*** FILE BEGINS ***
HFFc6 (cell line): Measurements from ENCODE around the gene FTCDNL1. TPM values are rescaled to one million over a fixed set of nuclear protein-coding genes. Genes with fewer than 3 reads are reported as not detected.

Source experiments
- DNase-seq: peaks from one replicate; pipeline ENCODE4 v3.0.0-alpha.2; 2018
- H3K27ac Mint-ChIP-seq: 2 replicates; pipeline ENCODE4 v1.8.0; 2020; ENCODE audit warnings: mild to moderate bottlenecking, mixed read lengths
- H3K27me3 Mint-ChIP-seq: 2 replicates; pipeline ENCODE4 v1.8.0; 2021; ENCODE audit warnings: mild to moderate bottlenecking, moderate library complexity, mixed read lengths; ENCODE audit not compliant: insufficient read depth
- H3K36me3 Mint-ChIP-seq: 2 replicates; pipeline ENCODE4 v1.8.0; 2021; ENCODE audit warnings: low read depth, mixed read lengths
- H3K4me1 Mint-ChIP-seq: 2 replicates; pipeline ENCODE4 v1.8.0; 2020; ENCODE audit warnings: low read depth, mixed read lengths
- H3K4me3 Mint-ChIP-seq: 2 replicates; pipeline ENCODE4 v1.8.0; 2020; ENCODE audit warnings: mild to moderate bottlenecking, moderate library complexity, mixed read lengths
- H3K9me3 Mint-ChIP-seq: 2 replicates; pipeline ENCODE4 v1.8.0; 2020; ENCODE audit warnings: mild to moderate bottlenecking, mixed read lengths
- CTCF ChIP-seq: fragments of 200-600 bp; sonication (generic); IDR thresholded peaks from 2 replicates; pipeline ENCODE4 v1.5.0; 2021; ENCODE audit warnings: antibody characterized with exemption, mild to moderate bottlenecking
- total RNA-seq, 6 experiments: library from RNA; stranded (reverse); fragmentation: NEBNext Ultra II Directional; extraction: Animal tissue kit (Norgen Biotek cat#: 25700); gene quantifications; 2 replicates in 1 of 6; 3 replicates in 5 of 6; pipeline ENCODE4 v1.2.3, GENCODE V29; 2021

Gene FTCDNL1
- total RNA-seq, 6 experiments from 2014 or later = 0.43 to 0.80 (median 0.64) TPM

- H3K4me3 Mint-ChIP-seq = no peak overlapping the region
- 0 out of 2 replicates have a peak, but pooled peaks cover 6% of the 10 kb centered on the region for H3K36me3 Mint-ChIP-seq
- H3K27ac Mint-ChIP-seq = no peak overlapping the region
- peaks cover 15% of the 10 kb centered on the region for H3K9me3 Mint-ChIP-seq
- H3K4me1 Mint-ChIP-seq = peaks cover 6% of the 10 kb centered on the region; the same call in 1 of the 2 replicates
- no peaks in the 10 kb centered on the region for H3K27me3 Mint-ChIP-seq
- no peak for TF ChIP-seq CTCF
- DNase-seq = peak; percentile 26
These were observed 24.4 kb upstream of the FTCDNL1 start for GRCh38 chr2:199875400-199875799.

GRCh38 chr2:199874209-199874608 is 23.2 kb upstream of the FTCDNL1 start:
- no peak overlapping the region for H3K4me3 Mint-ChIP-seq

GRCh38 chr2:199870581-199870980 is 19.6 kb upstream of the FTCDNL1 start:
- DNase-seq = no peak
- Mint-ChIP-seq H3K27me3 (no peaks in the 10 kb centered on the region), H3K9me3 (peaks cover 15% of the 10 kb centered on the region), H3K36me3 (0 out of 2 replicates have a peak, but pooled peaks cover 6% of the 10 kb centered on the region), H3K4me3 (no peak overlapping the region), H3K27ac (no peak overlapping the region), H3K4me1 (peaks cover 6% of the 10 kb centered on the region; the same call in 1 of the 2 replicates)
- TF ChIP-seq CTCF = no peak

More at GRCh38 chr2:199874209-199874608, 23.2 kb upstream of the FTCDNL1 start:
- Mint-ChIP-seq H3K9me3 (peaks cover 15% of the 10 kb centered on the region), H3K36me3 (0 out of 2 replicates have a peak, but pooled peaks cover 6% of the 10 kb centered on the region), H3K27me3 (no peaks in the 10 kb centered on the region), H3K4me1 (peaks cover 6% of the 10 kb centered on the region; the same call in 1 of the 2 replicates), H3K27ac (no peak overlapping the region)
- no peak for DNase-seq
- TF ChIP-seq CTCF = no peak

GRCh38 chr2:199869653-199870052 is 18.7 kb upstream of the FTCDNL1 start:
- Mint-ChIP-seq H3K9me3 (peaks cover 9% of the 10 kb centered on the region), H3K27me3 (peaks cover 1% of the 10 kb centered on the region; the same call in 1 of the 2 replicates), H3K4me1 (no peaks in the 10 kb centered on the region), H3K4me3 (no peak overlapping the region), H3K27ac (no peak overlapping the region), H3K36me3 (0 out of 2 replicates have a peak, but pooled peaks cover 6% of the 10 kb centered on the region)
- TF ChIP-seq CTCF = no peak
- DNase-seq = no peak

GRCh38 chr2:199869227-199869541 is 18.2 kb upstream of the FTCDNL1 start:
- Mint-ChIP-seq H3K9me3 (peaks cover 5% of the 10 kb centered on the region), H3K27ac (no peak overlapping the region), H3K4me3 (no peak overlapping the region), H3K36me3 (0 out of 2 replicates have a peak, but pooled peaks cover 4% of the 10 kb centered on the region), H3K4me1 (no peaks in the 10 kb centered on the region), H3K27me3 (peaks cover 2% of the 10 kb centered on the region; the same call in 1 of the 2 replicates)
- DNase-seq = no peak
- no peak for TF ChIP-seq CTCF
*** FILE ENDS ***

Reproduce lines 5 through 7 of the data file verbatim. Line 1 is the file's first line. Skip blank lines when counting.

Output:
- H3K27me3 Mint-ChIP-seq: 2 replicates; pipeline ENCODE4 v1.8.0; 2021; ENCODE audit warnings: mild to moderate bottlenecking, moderate library complexity, mixed read lengths; ENCODE audit not compliant: insufficient read depth
- H3K36me3 Mint-ChIP-seq: 2 replicates; pipeline ENCODE4 v1.8.0; 2021; ENCODE audit warnings: low read depth, mixed read lengths
- H3K4me1 Mint-ChIP-seq: 2 replicates; pipeline ENCODE4 v1.8.0; 2020; ENCODE audit warnings: low read depth, mixed read lengths